In November, I visited Five Thirty Eight’s offices in New York on picture day. For journalists who style themselves as nerds, the formal photo shoot was a mild form of torture. Nate Silver, the site’s founder, donned a blazer, forced a smile for his headshot, then snuck away to get back to work on the site’s 2020 primary forecast. Though FiveThirtyEight now has a staff of about 35, covering sports, pop culture, and more, the site’s essential element is still the elaborate models Silver himself builds to predict elections.
Silver, a former management consultant and professional poker player, got into the political- forecasting business in 2007, after growing frustrated by coverage of the Democratic primary on cable news. He could scarcely believe how bad the analysis was—based on little more than hunches and hoary wisdom, and either ignoring opinion polls or misusing them to create false narratives of momentum.
Exasperated by the guesswork of pundits, Silver championed the more objective science of polling. He aggregated polls, grading and weighting them to predict the outcome of the election—an egalitarian project that sought to replace the opinionating of insiders with quantitative analysis of voter sentiment. Silver’s wonky assurance seemed of a piece with the professorial cool of Barack Obama, whose victory he predicted in 2008, and again in 2012, when FiveThirtyEight correctly forecast the results in every state.
Then came 2016. Like most journalists, Silver initially underestimated Donald Trump, dismissing his chances of winning the Republican nomination. It was a rare embarrassment, one that Silver attributed to losing sight of a fundamental principle: Trust the polls. Trump had consistently led in surveys of GOP voters, but Silver had succumbed to the conventional wisdom that the interloper couldn’t possibly prevail.
By the eve of the general election, Silver had come to believe that Trump had a path to victory. FiveThirtyEight predicted that he had a 29 percent chance of winning— significantly higher than the predictions of The New York Times’ The Upshot (15 percent) or the Princeton Election Consortium’s Sam Wang (7 percent). Ryan Grim of HuffPost accused Silver of inflating Trump’s chances. Citing HuffPost’s prediction that Hillary Clinton had a 98 percent chance of winning, Grim wrote that if you have faith in the numbers, “you can relax. She’s got this.”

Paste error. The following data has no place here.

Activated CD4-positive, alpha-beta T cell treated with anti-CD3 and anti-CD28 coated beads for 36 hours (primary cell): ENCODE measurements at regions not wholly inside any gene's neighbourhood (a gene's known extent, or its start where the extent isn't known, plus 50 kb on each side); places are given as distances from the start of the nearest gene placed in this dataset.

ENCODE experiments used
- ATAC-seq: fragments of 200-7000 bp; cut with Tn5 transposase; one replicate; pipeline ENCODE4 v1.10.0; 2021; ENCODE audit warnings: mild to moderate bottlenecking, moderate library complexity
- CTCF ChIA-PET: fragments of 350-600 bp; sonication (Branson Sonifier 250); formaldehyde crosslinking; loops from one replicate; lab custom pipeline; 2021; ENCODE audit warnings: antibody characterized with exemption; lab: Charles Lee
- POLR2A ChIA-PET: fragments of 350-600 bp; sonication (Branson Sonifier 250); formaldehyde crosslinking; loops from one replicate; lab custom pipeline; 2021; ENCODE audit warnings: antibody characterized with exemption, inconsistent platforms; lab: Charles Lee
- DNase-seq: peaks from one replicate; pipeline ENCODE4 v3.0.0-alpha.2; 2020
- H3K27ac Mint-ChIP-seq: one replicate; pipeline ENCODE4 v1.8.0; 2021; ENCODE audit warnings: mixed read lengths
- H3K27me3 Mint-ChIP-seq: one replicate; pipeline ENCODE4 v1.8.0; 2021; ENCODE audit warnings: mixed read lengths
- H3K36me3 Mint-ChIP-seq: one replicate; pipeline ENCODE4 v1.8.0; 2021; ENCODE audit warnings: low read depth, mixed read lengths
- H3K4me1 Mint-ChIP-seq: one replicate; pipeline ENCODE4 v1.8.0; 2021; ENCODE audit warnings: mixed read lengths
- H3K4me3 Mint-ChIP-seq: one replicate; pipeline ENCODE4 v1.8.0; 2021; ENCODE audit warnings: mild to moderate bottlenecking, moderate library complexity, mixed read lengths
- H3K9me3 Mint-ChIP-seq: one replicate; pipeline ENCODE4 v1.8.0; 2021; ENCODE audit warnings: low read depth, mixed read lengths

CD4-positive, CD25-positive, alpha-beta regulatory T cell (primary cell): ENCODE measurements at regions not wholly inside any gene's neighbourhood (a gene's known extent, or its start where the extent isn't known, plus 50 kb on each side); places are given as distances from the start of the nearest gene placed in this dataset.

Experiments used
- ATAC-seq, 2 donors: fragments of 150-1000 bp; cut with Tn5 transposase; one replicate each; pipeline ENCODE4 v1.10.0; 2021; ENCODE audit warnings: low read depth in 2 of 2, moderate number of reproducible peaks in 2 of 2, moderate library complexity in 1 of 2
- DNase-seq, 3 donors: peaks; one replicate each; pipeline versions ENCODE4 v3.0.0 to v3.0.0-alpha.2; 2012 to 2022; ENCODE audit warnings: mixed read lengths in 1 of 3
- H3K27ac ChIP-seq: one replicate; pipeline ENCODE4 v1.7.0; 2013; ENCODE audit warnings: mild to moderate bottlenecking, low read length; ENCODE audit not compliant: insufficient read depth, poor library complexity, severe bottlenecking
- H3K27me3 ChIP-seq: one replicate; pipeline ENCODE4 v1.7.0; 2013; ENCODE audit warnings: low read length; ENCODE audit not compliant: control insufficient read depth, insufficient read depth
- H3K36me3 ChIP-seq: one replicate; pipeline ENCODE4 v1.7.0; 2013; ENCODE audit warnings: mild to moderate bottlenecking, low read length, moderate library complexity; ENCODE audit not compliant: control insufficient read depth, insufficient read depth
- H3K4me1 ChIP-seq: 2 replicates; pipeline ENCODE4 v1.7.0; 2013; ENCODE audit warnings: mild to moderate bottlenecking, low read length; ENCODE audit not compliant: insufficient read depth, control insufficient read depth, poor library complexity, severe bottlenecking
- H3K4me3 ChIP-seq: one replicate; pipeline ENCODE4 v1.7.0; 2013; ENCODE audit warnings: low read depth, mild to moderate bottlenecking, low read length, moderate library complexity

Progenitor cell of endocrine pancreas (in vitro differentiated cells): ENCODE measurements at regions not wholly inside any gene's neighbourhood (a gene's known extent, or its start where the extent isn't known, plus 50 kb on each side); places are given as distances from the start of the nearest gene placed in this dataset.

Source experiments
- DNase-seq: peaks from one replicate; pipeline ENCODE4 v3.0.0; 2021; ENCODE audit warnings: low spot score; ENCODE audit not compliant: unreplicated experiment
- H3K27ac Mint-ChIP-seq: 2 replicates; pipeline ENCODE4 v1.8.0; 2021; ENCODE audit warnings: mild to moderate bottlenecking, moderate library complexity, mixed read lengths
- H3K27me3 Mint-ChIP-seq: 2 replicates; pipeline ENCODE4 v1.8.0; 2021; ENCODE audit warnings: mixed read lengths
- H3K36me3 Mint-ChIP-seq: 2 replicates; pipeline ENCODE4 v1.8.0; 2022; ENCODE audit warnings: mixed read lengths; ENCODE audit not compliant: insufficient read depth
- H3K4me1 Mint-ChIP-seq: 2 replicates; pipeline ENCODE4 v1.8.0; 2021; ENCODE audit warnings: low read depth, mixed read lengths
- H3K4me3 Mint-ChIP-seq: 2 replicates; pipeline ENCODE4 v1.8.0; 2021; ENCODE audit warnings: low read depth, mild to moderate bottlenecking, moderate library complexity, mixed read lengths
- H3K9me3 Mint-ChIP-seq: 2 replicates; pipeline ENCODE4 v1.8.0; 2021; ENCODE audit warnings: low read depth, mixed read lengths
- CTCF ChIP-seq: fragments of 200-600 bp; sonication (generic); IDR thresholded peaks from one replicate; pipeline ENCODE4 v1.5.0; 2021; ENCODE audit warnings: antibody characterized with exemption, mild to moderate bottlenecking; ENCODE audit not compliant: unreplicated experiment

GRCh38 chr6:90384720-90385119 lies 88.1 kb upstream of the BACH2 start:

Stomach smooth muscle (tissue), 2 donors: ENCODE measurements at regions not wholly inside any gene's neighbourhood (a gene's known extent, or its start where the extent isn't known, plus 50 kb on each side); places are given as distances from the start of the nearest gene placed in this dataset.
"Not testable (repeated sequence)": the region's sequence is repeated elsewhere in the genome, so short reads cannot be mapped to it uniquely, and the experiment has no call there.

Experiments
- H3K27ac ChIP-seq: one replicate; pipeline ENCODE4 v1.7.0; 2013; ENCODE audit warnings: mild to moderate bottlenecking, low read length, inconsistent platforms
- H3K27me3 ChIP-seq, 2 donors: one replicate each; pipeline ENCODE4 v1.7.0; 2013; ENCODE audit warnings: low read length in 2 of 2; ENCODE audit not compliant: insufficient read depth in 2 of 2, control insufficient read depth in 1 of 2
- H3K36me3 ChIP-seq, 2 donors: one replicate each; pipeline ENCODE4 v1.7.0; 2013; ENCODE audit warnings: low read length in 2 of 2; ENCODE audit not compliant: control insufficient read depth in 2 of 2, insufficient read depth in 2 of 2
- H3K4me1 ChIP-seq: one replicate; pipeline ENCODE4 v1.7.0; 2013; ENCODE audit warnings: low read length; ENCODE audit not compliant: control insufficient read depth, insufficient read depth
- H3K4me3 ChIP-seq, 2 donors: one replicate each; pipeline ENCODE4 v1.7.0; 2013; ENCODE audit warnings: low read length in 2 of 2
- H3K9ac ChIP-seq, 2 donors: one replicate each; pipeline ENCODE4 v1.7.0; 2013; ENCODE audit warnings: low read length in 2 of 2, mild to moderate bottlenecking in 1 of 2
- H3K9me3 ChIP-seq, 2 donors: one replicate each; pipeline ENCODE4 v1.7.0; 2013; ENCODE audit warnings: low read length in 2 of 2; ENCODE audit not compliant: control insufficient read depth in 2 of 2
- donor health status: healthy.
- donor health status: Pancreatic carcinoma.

She did not, in fact, have it. After Trump’s victory, pollsters and prognosticators became targets of derision. Critics alleged that rapid partisan realignment, unpredictable voter turnout, and the demise of the landline had rendered poll-based predictions obsolete. Though he had been savaged days earlier for overestimating Trump’s chances, Silver, as the leader of the data revolution, now absorbed criticism for its failure to foresee Trump’s victory. “The entire 2016 campaign season was … characterized by a series of spectacular Silver blunders,” read a typical critique, in Current Affairs. It ran under the headline “Why You Should Never, Ever Listen to Nate Silver.”
AS THE 2020 RACE begins in earnest, the question of whether to listen to Nate Silver returns to the fore, which is why I was visiting Five ThirtyEight. Silver believes he got 2016 right—it’s everyone else who got it wrong, and in ways that could lead the media to get 2020 wrong as well. “I think the 2016 campaign exposed whatever your bad habits were as a newsroom,” Silver told me. “But no one actually seems to have learned very many lessons in 2016.”
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